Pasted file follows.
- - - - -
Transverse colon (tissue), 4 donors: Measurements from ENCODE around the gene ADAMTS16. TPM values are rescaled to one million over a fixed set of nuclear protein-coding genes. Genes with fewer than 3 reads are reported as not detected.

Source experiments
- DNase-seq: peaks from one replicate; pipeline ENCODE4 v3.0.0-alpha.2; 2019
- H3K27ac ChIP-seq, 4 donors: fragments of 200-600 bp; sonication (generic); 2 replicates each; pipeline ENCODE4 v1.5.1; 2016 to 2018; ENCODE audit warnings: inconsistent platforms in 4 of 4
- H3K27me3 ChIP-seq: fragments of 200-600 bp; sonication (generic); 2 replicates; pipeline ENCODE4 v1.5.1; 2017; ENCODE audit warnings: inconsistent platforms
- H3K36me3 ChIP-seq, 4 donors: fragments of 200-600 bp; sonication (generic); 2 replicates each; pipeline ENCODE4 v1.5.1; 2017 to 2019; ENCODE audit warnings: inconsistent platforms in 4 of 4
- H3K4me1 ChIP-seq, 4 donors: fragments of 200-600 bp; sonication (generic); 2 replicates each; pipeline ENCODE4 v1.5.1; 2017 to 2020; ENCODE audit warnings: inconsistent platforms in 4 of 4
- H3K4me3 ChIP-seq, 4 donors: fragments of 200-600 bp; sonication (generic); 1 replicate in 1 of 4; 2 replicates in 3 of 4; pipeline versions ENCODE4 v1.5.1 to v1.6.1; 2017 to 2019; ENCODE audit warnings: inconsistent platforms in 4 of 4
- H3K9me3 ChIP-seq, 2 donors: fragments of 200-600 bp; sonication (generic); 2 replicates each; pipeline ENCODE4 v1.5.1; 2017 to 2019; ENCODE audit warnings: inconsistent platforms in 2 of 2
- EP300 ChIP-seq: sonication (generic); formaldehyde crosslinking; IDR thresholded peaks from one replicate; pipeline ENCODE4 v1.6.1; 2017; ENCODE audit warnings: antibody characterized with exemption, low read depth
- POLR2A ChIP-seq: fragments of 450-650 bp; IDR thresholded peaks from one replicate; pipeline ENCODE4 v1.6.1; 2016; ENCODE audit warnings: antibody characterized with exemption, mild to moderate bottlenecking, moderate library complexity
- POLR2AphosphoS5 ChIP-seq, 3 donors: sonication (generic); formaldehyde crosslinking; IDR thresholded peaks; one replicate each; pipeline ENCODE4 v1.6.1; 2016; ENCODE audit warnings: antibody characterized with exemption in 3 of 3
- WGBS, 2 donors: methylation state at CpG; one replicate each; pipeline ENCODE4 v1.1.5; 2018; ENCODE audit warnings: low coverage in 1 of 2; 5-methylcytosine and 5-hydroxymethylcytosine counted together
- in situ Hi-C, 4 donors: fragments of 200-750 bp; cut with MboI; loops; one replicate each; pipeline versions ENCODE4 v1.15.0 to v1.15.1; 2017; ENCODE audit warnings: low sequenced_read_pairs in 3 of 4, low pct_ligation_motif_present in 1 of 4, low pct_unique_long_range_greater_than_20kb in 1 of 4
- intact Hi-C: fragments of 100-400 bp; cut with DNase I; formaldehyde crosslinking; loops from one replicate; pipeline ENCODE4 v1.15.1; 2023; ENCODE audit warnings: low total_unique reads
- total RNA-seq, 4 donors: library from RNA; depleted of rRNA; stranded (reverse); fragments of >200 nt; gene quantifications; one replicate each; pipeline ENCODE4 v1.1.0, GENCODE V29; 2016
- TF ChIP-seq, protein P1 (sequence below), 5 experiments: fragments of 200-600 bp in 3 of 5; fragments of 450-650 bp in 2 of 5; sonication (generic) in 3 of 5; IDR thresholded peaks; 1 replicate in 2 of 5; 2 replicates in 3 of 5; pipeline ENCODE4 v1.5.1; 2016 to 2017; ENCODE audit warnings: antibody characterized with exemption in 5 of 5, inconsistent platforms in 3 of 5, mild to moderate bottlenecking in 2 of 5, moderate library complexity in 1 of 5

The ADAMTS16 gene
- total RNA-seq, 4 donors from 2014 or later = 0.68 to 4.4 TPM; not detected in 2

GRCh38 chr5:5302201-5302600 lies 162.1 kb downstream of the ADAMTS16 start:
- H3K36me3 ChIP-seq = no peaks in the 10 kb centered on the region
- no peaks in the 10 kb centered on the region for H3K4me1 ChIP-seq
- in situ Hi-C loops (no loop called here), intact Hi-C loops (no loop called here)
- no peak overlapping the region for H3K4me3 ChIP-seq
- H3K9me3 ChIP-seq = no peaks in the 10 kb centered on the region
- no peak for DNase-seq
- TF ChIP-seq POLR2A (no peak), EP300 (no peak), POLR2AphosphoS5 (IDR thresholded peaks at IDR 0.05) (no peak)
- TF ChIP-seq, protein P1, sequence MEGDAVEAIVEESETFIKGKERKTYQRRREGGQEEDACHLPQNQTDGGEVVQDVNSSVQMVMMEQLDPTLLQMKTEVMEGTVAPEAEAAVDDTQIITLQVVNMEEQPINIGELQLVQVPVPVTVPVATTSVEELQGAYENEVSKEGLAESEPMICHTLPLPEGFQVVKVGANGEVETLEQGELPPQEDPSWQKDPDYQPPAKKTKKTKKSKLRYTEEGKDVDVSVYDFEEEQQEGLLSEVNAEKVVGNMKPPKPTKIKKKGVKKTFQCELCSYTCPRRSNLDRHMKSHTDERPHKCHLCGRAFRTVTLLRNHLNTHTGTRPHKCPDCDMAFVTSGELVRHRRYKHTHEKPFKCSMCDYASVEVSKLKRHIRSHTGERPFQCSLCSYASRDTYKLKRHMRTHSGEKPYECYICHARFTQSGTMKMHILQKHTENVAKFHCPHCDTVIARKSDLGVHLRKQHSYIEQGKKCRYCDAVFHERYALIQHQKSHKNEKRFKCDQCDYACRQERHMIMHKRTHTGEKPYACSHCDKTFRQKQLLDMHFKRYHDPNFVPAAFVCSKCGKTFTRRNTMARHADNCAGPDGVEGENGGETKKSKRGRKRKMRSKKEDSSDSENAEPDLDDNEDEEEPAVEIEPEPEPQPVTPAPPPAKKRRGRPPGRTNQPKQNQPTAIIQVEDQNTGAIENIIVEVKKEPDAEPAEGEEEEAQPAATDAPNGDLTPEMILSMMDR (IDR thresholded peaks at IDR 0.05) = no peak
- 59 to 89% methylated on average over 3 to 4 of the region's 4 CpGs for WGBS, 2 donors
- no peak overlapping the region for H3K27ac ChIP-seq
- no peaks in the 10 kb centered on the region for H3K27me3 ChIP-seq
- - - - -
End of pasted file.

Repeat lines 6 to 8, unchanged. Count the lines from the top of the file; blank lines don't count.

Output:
- H3K36me3 ChIP-seq, 4 donors: fragments of 200-600 bp; sonication (generic); 2 replicates each; pipeline ENCODE4 v1.5.1; 2017 to 2019; ENCODE audit warnings: inconsistent platforms in 4 of 4
- H3K4me1 ChIP-seq, 4 donors: fragments of 200-600 bp; sonication (generic); 2 replicates each; pipeline ENCODE4 v1.5.1; 2017 to 2020; ENCODE audit warnings: inconsistent platforms in 4 of 4
- H3K4me3 ChIP-seq, 4 donors: fragments of 200-600 bp; sonication (generic); 1 replicate in 1 of 4; 2 replicates in 3 of 4; pipeline versions ENCODE4 v1.5.1 to v1.6.1; 2017 to 2019; ENCODE audit warnings: inconsistent platforms in 4 of 4